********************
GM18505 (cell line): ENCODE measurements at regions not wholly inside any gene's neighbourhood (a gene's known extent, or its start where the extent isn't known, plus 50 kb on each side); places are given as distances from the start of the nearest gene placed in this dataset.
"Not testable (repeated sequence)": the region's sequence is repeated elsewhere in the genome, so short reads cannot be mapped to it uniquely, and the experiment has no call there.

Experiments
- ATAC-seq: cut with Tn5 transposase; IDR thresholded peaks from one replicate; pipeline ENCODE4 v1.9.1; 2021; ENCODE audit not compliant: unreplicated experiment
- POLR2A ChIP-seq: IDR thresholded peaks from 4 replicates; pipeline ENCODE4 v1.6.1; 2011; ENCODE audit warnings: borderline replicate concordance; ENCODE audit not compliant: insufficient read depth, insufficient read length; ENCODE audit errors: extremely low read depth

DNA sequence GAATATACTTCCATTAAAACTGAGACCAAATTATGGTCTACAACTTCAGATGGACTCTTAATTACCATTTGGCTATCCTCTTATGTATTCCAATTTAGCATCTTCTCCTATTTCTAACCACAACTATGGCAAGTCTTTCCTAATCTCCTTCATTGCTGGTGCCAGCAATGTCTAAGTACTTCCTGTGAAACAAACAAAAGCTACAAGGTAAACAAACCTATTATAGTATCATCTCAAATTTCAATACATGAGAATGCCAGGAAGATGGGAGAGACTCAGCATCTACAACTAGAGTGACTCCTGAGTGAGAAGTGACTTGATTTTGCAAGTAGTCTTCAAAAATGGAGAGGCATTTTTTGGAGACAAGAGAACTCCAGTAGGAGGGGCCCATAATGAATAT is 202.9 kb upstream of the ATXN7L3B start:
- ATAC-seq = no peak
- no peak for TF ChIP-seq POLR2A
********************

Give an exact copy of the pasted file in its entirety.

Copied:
GM18505 (cell line): ENCODE measurements at regions not wholly inside any gene's neighbourhood (a gene's known extent, or its start where the extent isn't known, plus 50 kb on each side); places are given as distances from the start of the nearest gene placed in this dataset.
"Not testable (repeated sequence)": the region's sequence is repeated elsewhere in the genome, so short reads cannot be mapped to it uniquely, and the experiment has no call there.

Experiments
- ATAC-seq: cut with Tn5 transposase; IDR thresholded peaks from one replicate; pipeline ENCODE4 v1.9.1; 2021; ENCODE audit not compliant: unreplicated experiment
- POLR2A ChIP-seq: IDR thresholded peaks from 4 replicates; pipeline ENCODE4 v1.6.1; 2011; ENCODE audit warnings: borderline replicate concordance; ENCODE audit not compliant: insufficient read depth, insufficient read length; ENCODE audit errors: extremely low read depth

DNA sequence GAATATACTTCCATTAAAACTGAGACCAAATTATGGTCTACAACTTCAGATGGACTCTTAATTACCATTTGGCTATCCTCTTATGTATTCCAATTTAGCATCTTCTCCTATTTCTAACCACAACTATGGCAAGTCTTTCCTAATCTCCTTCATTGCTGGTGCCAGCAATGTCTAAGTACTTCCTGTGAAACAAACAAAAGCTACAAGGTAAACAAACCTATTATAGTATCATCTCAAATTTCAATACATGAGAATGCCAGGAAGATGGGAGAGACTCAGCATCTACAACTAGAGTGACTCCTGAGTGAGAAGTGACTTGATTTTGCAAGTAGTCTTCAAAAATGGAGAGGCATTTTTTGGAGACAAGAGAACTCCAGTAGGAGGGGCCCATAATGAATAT is 202.9 kb upstream of the ATXN7L3B start:
- ATAC-seq = no peak
- no peak for TF ChIP-seq POLR2A